On Wednesday, rainbow-colored flags were hoisted outside homes, businesses and churches for the start of Pride Month to celebrate the LGBTQ community in the suburbs and beyond.
The flag was also hoisted above some government-owned properties, including community halls, parks and libraries – some being hoisted there for the first time.
This includes the flagpole outside the Arlington Heights Memorial Library, where the most recent flag-flying controversy in the suburbs unfolded in recent months.
The library board debate coincided with a unanimous U.S. Supreme Court ruling on May 2 that found the city of Boston erred in denying an activist’s request to float a Christian flag in front of the town hall.
The court ruling gave pause to some library administrators who feared a lawsuit from any group that seeks to fly its flag at the library but is refused. The board, however, legally upheld the library’s new flag rules last week — specifically citing Boston’s decision in its written policy — which led to the flag being raised at the Dunton Avenue mast on Wednesday morning.
“I think a lot of the flag waving issue has not only been controversial in many places, but with the recent Supreme Court decision, I think people are trying to better understand their flag policies. flag flying,” said Austin Mejdrich, founder of the Northwest Suburban Pride Action Fund, a political action committee that lobbied elected councils across the region to raise the flags on government flagpoles. “So a lot of places aren’t necessarily guessing, but taking a second look.”
The Arlington Heights Library policy – inspired by that adopted by the Glenview Library Board – states that flags flown on library poles serve as a “government forum for the expression of the mission, vision , values or sentiments of the library”, and as such must be approved by the trustees.
Roger Ritzman, a Wheaton-based attorney who represents the Arlington Heights Library and other local governments, said local councils have “broad discretion” in determining what is posted on government flagpoles.
But in Boston, the city’s flagpole had become a public forum, “where it’s basically a, come on everyone,” Ritzman said.
Judge Stephen Breyer, writing the majority opinion, wrote that Boston violated a conservative activist’s free speech rights when he refused his flag, after approving hundreds of requests from other groups to fly their flags in the past.
Local governments have taken various approaches to where to fly pride flags, if at all. Many instead choose to acknowledge the LGBTQ community with written proclamations.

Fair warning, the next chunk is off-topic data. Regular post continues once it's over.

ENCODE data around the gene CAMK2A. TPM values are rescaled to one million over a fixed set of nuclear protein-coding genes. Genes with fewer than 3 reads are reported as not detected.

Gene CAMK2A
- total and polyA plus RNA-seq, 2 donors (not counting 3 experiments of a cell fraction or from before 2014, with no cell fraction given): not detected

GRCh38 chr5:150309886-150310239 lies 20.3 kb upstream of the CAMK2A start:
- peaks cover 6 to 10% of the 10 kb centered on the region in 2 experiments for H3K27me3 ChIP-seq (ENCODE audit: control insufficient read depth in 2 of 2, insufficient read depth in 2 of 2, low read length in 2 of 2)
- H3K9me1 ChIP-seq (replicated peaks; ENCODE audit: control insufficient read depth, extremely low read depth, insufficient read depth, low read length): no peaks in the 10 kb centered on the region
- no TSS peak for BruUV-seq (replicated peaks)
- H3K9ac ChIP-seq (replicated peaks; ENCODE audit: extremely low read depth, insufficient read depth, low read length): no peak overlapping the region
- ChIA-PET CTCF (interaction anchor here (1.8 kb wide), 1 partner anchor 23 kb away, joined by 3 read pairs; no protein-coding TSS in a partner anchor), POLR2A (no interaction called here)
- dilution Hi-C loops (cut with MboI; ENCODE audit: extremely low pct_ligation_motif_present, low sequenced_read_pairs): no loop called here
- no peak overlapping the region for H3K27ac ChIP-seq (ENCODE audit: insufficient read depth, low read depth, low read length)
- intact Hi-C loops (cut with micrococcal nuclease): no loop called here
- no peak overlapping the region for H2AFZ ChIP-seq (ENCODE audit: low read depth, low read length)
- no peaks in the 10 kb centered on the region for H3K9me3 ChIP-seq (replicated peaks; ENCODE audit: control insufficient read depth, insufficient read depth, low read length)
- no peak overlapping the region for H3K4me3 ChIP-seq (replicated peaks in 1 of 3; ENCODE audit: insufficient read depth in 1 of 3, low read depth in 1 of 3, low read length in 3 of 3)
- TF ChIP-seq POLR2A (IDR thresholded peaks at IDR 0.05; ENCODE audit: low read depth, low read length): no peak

Arlington Heights and Glenview library pride flags were raised after village councils in both towns rejected calls for flags in their community halls. Glenview Library raised the flag for the first time last year.
In Des Plaines, the city council last year voted 5-2 to raise the pride flag in front of city hall, adding the rainbow flag to 11 others already allowed there. The new policy, introduced by Mayor Andrew Goczkowski two weeks after he was sworn in, came five years after the flag became a local political lightning rod when it flew into the city’s library building following a a deadly shooting at the Pulse nightclub in Orlando. .
Then-mayor Matthew Bogusz authorized library board chairman Greg Sarlo to hoist the flag, but the board quickly enacted rules about which flags could be flown and left the flag Pride off the list.
Buffalo Grove officials agreed last year to display the flag on the Rotary Village Green – a public park – but not at City Hall. Village lawyers cited legal and constitutional issues with the latter location, believing it could become a public forum for other groups.
The Pride Flag flew above the Illinois State Capitol for the first time in 2019. It first flew last year at Daley Plaza, as part of a directed effort by Cook County Commissioner Kevin Morrison of Mount Prospect, the first openly LGBTQ person elected to County Council.
Mejdrich, who was with Morrison and other supporters at the Arlington Heights library when the council agreed to fly the Pride flag, said his approach to advocacy in each city was to first assess the landscape local politician, to see if they had the votes and if not, find another way for the LGBTQ community to be publicly recognized – most often, through a written proclamation.
“For large swaths of the LGBTQ community and our allies, family and friends who support us, having the Pride Flag is such a powerful symbol that helps us reflect on where we came from and all the fights we’ve had to make it happen, and to have some hope and optimism for the future,” said Mejdrich, whose day job is district manager for Democratic state Rep. Mark Walker of Arlington Heights.
“Having something like a village council or a state or anywhere flying that flag – they embrace us, and for so long it hasn’t.”